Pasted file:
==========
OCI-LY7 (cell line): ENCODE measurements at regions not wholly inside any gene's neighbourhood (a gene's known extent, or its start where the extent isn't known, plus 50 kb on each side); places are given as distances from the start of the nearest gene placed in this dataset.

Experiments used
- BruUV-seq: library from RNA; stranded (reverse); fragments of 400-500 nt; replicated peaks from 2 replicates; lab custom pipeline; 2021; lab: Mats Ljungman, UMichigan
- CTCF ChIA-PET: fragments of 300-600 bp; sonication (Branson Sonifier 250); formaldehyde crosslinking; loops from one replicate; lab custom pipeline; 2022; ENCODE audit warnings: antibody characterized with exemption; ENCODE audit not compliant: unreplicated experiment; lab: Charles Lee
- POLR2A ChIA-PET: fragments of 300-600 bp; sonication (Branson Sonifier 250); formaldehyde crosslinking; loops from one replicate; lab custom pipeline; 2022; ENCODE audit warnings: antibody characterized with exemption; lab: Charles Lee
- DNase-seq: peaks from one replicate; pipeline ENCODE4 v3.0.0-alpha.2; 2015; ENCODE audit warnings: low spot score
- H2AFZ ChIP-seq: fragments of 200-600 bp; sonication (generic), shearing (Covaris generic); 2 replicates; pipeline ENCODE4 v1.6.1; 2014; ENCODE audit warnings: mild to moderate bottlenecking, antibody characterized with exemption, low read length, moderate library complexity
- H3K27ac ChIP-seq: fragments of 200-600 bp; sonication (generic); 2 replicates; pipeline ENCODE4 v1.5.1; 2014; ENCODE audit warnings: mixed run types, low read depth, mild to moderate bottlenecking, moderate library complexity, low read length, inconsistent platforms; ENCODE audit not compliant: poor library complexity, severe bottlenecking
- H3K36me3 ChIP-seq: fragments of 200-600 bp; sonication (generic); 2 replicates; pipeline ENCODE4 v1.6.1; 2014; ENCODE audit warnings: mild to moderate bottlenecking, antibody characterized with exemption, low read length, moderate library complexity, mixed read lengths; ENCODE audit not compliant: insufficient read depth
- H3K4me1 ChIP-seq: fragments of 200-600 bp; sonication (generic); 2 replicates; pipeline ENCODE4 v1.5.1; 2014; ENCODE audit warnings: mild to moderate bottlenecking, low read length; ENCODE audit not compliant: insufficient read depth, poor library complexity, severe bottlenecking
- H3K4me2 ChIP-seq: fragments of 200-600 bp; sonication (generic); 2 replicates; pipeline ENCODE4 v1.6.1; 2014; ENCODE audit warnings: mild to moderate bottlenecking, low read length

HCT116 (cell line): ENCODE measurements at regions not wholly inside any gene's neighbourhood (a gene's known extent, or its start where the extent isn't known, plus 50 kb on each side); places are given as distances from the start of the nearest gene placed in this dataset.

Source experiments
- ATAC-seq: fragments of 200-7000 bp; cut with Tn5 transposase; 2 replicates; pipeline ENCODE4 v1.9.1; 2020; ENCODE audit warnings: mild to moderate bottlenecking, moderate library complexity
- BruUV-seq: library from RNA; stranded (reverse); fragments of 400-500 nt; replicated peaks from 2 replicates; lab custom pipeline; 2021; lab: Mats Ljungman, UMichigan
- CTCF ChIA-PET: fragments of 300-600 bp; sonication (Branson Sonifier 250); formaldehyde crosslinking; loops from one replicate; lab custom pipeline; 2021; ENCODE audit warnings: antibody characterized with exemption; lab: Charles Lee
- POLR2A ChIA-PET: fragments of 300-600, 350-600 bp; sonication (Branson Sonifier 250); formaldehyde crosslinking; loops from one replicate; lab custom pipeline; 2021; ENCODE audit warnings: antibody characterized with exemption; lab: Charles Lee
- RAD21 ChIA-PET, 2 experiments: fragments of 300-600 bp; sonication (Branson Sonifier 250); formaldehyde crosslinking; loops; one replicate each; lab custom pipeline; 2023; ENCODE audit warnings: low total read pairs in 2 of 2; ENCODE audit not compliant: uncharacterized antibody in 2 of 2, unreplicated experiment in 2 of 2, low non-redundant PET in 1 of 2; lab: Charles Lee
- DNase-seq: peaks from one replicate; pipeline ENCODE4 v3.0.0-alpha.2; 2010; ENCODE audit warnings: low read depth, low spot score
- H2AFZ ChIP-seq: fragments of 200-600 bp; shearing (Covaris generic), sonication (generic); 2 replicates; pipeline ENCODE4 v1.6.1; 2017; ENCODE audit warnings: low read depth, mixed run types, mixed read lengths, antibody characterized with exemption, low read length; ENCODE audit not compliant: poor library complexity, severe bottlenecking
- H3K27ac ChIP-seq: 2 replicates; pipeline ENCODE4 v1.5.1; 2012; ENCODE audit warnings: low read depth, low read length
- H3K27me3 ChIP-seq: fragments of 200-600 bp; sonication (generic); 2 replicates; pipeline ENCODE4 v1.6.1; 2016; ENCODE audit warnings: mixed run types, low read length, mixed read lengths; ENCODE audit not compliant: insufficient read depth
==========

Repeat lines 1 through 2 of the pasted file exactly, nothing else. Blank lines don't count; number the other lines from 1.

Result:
OCI-LY7 (cell line): ENCODE measurements at regions not wholly inside any gene's neighbourhood (a gene's known extent, or its start where the extent isn't known, plus 50 kb on each side); places are given as distances from the start of the nearest gene placed in this dataset.

Experiments used